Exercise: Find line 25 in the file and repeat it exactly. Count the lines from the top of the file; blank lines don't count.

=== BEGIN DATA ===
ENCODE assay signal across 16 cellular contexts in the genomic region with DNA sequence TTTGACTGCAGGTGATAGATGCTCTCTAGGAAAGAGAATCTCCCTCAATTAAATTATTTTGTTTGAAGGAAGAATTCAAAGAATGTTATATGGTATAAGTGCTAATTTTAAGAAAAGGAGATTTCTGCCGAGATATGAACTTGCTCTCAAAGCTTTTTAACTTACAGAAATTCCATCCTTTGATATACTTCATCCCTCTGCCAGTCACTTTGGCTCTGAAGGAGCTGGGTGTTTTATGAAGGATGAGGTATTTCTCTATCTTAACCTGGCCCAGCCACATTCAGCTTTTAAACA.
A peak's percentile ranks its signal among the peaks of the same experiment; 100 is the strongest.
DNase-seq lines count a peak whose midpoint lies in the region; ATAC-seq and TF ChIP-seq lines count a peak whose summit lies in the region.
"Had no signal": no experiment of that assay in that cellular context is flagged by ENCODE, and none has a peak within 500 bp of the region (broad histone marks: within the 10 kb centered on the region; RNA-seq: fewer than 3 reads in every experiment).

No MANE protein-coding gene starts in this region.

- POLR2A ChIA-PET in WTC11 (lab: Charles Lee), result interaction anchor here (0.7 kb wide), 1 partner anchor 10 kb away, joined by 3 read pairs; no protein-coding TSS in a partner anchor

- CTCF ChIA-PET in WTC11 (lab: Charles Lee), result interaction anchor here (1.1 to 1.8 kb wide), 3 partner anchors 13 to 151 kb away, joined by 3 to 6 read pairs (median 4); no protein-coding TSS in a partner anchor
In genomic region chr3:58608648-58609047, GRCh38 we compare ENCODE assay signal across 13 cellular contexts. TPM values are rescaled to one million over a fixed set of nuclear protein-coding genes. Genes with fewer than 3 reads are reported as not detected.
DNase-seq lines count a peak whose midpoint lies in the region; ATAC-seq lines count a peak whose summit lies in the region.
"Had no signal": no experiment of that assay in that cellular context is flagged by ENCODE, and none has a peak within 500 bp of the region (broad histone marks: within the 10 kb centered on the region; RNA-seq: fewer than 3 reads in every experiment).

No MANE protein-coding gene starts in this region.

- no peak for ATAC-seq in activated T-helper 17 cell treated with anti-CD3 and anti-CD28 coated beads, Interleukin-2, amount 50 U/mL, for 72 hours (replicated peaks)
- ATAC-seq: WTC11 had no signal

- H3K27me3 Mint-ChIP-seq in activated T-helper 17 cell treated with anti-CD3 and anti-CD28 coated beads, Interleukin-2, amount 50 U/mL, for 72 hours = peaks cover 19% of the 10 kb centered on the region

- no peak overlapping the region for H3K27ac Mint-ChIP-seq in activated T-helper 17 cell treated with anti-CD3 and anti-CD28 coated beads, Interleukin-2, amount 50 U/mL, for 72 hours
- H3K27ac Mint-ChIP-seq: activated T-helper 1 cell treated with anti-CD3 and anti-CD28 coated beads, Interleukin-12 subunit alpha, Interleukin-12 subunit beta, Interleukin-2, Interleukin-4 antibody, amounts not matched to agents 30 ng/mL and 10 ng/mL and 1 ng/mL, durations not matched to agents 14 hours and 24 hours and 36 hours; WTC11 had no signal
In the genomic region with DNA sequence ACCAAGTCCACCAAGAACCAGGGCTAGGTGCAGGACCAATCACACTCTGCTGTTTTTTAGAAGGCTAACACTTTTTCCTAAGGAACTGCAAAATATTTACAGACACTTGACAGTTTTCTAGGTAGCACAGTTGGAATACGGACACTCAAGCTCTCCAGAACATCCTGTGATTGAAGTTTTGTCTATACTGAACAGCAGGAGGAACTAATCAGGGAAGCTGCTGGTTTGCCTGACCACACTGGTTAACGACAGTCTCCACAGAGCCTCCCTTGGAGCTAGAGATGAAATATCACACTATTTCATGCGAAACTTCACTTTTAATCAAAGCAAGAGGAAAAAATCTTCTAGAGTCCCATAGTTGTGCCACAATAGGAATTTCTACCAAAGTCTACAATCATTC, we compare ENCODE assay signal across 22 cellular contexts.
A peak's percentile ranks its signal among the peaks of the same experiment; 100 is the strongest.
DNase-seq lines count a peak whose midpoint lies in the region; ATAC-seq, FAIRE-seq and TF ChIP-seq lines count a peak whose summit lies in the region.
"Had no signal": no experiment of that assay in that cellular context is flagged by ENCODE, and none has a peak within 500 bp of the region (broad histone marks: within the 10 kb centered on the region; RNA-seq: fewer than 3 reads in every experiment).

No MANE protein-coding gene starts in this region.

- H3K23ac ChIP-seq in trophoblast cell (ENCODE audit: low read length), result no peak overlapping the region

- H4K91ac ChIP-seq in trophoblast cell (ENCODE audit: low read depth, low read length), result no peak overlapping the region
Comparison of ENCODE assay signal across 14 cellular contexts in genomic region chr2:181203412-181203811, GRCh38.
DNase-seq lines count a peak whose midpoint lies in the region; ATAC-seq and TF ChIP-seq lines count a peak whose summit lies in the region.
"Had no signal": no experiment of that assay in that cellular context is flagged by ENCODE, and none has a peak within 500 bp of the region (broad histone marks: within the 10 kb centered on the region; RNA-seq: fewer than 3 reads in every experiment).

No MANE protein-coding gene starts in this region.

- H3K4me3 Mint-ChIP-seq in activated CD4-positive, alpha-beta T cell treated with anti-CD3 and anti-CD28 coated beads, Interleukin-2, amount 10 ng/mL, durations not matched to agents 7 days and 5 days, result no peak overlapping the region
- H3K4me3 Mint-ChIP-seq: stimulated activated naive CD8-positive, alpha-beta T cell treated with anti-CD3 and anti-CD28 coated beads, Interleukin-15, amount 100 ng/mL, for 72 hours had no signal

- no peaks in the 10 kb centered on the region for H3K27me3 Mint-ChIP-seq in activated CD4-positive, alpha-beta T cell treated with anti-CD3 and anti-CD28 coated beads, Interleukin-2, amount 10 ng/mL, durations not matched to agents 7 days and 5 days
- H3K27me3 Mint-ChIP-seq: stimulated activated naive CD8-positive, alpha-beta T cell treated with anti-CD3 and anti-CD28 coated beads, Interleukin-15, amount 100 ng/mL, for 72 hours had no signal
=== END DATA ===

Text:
DNase-seq lines count a peak whose midpoint lies in the region; ATAC-seq and TF ChIP-seq lines count a peak whose summit lies in the region.